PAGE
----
Rubi Miranka and the Bougainville Healthy Community Programme
By Lhawang Ugyel
9 May 2017
The Bougainville Healthy Community Programme (BHCP) is a program run through the Department of Health of the Autonomous Government of Bougainville (DoH) in PNG. In an evaluation report of the BHCP program, it is claimed as an ‘excellent example of well-planned and well-executed public health and community’ and that it is ‘rare to see such a holistic logic and rationale in a project, which has been effectively implemented within the enormous constraints and challenges of a post-conflict setting’. BHCP’s journey is a positive example of partnership between formal and informal institutions, stories of change agents and transformational leaders and good donor coordination. BHCP, which started as an offshoot of the Leprosy Mission in 2009, has now expanded and covers 739 of the 817 villages in Bougainville with 40 full-time staff.
One of the founders of the BHCP is Rubi Miranka, the Program Director. Now in her early 60’s, Rubi has lived an enriching life. With an academic background in nursing, she was at one time the head of the nursing school based in Bougainville. As the daughter of a missionary, she was always interested in helping her community at an individual level. What triggered her to help at the broader level was when she was unable to travel to other parts of PNG for treatment and had to travel to neighbouring country Solomon Islands in 1994 to treat her tooth abscess. This was during the darkest period in Bougainville’s history. The Bougainville conflict for a separate state started in 1988 and continued for a decade. The main reason for the conflict was the discontent relating to the operations of the Panguna Mines.
It was during the trip to Solomon Islands that Rubi realized the acute shortage of medicines in Bougainville as a result of the political blockade. Through the Solomon Islands Christian Association she was able to reach out to the international community and transfer 100 crates of medicine to Bougainville. This paved the way for Rubi, and with great risk to her own life, she started to work in various areas in troubled Bougainville. In addition to health, Rubi also worked to start primary schools and on women’s group and church building activities (read more about her story during the conflict years here). Her role during this period was significant, and she was one of the 14 signatories to the Bougainville Peace Agreement in 2001; she signed as the Women’s Representative. For her contributions, she was made a Member of the Order of the British Empire in 2010.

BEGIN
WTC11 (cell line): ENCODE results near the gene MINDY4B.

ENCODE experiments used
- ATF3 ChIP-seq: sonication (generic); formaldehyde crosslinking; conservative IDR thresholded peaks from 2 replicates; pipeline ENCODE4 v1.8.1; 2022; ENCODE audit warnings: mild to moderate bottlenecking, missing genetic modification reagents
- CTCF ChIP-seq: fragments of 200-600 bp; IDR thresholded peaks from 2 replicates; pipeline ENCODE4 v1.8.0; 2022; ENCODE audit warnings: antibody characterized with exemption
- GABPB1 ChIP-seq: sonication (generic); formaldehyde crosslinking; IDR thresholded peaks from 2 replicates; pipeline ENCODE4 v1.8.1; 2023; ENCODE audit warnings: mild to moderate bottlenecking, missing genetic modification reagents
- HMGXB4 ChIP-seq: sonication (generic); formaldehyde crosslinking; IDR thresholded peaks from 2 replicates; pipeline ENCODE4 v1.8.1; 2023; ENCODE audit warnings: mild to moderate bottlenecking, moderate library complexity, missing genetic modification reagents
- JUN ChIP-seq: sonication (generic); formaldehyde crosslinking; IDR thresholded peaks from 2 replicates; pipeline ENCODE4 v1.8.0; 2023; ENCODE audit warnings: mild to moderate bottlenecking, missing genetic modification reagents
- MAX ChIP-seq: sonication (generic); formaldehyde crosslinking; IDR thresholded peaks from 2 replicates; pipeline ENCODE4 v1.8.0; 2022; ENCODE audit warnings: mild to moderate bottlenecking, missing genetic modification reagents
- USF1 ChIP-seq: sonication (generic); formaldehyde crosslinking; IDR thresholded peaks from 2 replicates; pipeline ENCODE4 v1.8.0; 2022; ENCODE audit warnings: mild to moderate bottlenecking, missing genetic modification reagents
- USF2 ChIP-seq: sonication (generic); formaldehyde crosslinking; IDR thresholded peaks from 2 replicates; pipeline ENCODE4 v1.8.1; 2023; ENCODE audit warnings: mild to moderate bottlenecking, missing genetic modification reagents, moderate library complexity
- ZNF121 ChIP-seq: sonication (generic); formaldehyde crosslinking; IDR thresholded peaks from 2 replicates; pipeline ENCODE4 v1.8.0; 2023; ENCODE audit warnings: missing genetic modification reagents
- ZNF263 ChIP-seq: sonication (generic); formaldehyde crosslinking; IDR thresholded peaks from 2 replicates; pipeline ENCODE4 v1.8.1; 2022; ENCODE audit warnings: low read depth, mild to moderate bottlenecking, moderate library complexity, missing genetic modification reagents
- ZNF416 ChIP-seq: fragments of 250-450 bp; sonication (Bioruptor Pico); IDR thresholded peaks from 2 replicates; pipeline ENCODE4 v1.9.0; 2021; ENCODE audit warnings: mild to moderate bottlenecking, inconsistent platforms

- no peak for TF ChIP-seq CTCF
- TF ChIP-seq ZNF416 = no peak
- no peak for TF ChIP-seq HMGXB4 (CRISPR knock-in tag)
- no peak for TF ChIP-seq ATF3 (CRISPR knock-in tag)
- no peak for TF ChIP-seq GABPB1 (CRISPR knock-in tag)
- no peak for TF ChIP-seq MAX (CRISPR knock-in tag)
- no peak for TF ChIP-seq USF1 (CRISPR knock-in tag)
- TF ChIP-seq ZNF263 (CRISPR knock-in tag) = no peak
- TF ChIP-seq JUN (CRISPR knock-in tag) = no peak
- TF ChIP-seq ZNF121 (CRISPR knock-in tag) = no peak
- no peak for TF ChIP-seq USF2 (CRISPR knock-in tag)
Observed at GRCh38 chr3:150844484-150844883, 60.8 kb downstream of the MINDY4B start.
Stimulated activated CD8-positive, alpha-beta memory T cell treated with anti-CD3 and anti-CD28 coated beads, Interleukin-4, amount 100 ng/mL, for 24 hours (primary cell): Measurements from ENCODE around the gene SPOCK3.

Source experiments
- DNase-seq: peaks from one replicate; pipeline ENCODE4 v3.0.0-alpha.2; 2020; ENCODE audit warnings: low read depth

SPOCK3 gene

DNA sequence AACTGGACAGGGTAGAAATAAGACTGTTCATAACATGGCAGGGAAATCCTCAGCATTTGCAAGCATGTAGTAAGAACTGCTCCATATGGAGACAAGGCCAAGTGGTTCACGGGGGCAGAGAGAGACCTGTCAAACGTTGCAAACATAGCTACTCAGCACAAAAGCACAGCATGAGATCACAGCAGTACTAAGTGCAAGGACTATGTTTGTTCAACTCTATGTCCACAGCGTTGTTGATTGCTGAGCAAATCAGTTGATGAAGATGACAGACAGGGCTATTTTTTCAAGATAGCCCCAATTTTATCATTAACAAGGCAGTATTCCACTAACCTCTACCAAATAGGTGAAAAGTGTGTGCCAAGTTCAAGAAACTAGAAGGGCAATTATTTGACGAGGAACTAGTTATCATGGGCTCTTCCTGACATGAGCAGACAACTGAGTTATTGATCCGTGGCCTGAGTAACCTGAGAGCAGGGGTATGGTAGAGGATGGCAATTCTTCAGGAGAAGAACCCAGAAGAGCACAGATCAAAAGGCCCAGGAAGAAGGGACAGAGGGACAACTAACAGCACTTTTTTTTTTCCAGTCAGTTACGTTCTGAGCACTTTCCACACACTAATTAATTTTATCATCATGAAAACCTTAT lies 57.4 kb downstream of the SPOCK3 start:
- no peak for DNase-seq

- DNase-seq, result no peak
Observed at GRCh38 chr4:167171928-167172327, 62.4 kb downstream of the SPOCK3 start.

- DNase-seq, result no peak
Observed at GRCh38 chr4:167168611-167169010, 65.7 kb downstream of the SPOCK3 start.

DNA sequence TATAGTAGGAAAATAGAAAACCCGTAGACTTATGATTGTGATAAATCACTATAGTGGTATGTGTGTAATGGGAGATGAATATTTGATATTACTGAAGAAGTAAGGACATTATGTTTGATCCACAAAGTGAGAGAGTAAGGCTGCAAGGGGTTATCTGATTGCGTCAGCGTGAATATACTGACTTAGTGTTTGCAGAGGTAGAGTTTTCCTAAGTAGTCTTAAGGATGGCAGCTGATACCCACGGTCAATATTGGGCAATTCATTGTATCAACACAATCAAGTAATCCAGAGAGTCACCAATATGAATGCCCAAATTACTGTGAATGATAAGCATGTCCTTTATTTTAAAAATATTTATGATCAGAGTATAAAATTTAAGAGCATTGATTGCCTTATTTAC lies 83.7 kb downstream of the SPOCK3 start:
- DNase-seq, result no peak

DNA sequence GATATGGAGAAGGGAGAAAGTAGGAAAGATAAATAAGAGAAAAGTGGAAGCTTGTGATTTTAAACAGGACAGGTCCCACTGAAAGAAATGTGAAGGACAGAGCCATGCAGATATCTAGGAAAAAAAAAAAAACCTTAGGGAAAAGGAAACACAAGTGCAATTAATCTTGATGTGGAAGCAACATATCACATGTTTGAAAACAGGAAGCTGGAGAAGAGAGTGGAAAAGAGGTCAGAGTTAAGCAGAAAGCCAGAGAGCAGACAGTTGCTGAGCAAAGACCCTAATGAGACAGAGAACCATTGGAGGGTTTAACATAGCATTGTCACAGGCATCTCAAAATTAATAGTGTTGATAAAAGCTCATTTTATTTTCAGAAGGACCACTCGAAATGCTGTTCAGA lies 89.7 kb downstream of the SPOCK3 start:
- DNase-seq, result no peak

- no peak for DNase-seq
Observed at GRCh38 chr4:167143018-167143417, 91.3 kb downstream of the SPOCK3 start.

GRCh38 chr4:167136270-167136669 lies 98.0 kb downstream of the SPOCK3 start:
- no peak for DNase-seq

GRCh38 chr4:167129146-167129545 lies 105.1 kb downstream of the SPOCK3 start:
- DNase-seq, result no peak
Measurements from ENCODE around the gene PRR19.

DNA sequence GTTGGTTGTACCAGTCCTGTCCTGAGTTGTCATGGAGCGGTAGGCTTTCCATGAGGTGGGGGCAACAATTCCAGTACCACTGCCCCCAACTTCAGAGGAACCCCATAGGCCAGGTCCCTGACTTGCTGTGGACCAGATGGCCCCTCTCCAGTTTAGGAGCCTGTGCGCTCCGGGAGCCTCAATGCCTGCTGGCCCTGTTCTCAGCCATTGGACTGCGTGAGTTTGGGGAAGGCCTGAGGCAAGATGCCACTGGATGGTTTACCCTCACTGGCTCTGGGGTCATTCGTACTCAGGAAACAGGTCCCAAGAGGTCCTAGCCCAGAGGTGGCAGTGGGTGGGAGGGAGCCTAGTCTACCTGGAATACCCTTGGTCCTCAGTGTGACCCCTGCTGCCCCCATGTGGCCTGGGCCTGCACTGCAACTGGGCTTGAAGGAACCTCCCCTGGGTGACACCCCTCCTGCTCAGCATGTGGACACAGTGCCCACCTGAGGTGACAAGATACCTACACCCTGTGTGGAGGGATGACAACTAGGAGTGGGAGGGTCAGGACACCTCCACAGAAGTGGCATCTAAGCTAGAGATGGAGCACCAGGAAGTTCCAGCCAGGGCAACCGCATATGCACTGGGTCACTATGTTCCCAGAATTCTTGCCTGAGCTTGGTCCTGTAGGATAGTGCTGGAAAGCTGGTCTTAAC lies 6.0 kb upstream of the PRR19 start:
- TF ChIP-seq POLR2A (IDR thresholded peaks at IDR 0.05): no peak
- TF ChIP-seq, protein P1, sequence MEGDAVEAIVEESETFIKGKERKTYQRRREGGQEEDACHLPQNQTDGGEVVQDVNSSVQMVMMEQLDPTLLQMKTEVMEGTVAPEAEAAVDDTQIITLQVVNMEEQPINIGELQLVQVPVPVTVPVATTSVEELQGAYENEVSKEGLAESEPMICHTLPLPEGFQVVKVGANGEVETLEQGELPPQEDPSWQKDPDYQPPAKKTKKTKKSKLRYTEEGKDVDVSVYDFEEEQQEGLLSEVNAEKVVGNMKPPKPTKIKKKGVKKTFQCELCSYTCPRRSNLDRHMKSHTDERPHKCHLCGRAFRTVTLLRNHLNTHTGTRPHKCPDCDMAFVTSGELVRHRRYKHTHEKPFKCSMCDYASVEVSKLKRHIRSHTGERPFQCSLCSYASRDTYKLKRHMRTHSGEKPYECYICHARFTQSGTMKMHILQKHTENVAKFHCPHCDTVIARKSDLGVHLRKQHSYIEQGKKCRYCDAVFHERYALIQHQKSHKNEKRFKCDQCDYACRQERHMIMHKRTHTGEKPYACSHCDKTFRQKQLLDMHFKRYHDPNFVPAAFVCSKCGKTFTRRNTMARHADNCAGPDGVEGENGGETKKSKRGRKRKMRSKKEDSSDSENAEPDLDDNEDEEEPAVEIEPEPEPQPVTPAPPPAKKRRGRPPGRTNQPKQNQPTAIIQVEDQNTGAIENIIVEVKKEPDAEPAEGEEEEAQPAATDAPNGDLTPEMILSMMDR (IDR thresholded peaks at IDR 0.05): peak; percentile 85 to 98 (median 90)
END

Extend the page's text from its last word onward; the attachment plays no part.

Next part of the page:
During the conflict years, Rubi met Alois Pukienei who at that time was a Health Extension Officer (he is currently the Director of the DoH) in Bougainville. After normalcy returned, Alois approached her to work with the Leprosy Mission on the leprosy elimination program. After the successful implementation of the leprosy program, they continued to work on training volunteers in communities on basic primary health care. In 2009, the New Zealand Government supported this initiative which grew into the BHCP. It is now a major initiative focused on advocacy and capacity building in health-related issues. With its success, it is branching out into other areas, such as education, women’s and youth programs, and in some cases conflict resolution. One of the impacts of the BHCP is that they have been able to create sophisticated organizational community based government structures to manage the multiple programs that are run by the community members themselves. These structures are embedded within the traditional leadership and community structures and are run voluntarily.
Of the 739 villages covered by the BHCP, seven are identified as model villages. These are the ones that are well-structured and are performing with positive outcomes. These model villages serve as exemplars for other villages to emulate. Tangari is one such model village where they have a good governance structure and committed leaders. A key ingredient for Tangari’s success is that their leaders realize the importance of knowledge. With some basic educational qualifications, their leaders attend all training provided by BHCP and the donors in areas such as health and sanitation, leadership training and others. They have realized the value of investing in human resource capacity.
Rubi herself recognizes the importance of education. Her father died when she was only 12 years old, and she had to continue her studies through distance education. She then graduated from the Lae School of Nursing. Rubi then went on to complete her diploma in nursing education, and a Bachelors degree in Education from Flinders University in Australia. Her commitment towards the pursuit of knowledge has not waned, and just recently, in 2016, she completed her Masters degree in management from Vudal University in Rabaul. Rubi has also travelled widely overseas, liaising and coordinating with donors. Recently she also travelled to Manus Island to share the experiences of BHCP’s successes and how it can be replicated in other parts of PNG.
Bougainville is entering into the next chapter of its history with a referendum due in 2019 to determine its independence. Irrespective of the outcome of the referendum, there is an acute need to develop its resources. While income from the Panguna Mines and other sources of natural resources are being considered, Bougainville needs to focus on developing its human resources too. Rather than relying on mining of natural resources and the uncertain market, there needs to be a greater focus on human resource development. It needs to mine more “Rubi-es”!
Lhawang Ugyel is a Lecturer in Public Policy at the University of Papua New Guinea, under the ANU-UPNG partnership program.
About the author/s
Dr Lhawang Ugyel is a lecturer at the School of Business, University of
New South Wales, Canberra.